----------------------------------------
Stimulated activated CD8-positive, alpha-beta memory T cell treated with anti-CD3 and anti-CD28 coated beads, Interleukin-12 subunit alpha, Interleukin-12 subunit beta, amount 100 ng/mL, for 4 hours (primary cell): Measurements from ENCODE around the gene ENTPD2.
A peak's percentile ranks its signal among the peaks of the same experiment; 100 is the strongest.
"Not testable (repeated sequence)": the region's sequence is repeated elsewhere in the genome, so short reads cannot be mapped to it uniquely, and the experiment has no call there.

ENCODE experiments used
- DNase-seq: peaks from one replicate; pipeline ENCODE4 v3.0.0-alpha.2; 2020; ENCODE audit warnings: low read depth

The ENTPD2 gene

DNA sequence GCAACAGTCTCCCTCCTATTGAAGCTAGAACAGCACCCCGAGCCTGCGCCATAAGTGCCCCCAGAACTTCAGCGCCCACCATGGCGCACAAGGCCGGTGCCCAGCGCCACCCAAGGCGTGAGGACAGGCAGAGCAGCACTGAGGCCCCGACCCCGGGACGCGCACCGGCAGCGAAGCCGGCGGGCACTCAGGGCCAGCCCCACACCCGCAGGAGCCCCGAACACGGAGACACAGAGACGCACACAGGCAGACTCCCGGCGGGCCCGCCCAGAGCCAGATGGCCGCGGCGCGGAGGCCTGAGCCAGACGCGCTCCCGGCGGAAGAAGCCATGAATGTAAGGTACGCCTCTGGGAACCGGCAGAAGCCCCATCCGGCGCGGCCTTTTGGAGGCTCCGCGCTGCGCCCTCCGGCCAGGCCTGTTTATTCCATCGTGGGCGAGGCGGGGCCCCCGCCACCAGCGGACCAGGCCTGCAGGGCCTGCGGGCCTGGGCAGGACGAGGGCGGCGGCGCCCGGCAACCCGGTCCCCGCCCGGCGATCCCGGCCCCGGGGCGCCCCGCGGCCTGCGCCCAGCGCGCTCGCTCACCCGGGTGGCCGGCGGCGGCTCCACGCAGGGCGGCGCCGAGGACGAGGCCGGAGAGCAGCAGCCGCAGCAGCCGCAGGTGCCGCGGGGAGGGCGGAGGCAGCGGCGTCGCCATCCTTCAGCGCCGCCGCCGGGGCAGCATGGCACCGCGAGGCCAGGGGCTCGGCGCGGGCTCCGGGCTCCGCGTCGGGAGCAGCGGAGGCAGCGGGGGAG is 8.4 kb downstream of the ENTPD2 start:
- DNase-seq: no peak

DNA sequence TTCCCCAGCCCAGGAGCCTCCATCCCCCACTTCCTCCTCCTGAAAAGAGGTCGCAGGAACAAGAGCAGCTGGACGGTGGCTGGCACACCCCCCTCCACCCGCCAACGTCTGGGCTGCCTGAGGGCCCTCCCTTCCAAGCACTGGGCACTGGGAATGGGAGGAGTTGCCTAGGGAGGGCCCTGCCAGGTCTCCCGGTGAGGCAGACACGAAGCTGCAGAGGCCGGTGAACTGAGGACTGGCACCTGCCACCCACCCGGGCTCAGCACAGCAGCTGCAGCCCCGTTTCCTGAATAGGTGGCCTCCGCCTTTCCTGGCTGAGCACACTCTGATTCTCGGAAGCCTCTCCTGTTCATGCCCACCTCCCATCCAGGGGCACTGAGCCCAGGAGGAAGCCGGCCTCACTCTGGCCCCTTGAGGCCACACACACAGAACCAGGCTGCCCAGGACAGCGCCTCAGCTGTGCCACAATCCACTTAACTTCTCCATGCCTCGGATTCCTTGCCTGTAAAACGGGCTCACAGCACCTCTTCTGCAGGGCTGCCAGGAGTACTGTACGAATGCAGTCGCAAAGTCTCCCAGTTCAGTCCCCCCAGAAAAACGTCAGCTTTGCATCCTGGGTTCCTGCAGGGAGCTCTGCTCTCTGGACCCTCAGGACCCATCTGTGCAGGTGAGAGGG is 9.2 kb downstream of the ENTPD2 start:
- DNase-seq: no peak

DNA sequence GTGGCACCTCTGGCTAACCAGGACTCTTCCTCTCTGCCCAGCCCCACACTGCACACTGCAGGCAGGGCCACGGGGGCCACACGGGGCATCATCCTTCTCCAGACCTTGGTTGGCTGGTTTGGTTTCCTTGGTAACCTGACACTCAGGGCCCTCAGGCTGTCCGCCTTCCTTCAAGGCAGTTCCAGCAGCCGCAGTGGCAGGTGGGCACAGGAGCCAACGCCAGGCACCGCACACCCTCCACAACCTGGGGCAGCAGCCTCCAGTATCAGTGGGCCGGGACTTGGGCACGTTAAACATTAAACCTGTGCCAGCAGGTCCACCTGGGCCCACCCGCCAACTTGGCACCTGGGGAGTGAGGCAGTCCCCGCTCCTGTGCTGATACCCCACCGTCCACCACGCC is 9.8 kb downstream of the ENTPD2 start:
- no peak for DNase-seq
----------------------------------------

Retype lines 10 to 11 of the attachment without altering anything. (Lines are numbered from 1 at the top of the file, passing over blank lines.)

- DNase-seq: no peak

DNA sequence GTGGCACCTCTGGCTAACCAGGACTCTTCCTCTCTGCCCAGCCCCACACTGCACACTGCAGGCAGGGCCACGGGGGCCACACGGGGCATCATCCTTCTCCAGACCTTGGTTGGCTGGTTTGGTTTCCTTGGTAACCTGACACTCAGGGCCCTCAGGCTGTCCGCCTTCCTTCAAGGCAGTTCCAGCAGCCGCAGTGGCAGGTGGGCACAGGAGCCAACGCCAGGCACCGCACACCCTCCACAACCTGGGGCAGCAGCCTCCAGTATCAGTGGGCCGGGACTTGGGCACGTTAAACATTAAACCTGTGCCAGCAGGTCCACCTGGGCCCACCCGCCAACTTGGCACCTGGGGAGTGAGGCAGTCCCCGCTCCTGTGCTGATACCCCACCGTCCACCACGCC is 9.8 kb downstream of the ENTPD2 start: